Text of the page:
Lisa A. Pierson, DVM
Some of the pictures below are graphic but all of the cats shown here were treated for their medical problems and lived happily ever after.
There really is a happy ending for the cats with mange shown below. These pictures were taken in January, 2007. As of September 2011, no cats in the colony have shown any signs of mange.
Mange mites are parasites on the skin that cause intense itching. The wounds that result from the cat’s claws can become infected but all of the cats in the colony healed well without any antibiotics. All they needed was medication to kill the mites.
The cats shown below are members of a feral colony that I TNR’d (Trap, Neuter, Return). The entire colony was treated with Revolution (for their mange) when they were under anesthesia for their surgery. I followed up with medication in their food until the mange was taken care of. Their quality of life is so much better now that they have been spayed and neutered and have been treated for mange.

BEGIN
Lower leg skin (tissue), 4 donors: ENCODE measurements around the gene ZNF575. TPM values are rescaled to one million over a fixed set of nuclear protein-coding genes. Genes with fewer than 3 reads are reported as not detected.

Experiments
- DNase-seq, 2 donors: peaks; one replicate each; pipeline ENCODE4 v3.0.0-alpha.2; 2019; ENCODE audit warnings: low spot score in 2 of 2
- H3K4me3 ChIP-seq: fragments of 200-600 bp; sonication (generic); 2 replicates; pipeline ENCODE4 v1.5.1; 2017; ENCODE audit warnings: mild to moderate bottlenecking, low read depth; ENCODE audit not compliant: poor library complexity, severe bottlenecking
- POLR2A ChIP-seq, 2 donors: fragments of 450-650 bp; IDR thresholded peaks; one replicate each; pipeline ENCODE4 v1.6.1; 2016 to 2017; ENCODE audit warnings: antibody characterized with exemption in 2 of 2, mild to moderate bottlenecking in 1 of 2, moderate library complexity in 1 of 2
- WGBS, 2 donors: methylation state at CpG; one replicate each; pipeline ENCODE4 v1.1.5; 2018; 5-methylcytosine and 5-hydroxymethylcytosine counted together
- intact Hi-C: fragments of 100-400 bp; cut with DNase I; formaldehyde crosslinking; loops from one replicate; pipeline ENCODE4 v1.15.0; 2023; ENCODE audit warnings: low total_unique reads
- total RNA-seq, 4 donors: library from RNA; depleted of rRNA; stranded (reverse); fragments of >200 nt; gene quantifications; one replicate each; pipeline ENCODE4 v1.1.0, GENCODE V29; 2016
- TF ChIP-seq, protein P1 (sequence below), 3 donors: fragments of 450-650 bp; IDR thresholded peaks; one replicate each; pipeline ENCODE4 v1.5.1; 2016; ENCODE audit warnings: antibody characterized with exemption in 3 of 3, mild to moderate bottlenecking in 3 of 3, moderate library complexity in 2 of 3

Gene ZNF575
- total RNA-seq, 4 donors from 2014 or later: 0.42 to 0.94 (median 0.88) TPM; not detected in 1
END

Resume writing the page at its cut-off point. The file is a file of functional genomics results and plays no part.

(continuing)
The kittens were very thin due to the fact that they were having to expend so much energy scratching at the mange mites all day. The food that they are eating will now go toward building muscle instead of being burned off from fighting the mange.
(feline mange mite)
I will continue to monitor this colony for any signs of mange and treat them as needed.
(squamous cell carcinoma)
A Lion Cut
This cat is MUCH happier now!!
Thanks mom!! I am much cooler now!
Pus coming from the vagina of an 8 month old feral cat. This….and unwanted kittens…..can happen if you do not spay a cat.
The uterus in a cat this age should be about half the diameter of a pencil.
Pus filled uterus.
Dr. Pierson’s buddies
Quincey Jones (“Quincey”)
Smokey – Water Jump
Feral Cat Management
Elevated tables to prevent other animals from eating the cat food. The tables need to be close to 36″ high, otherwise, raccoons can pull themselves up onto the table. The table legs were purchased at Home Depot. The tables are 2′ x 4′ and I think they are about 1.5″ thick.
You must use machine screws, nuts, and large washers in order to properly attach the table to these posts. (Do not try to use wood screws.) Use the smooth round head of the machine for the top of the table. (If the machine screws are too long, you can just leave them long under the table and they will not be a problem. Be sure to buy screws that are not too short.) For the ‘food guard’, I just used old scrap molding and L brackets.
Lisa A. Pierson, DVM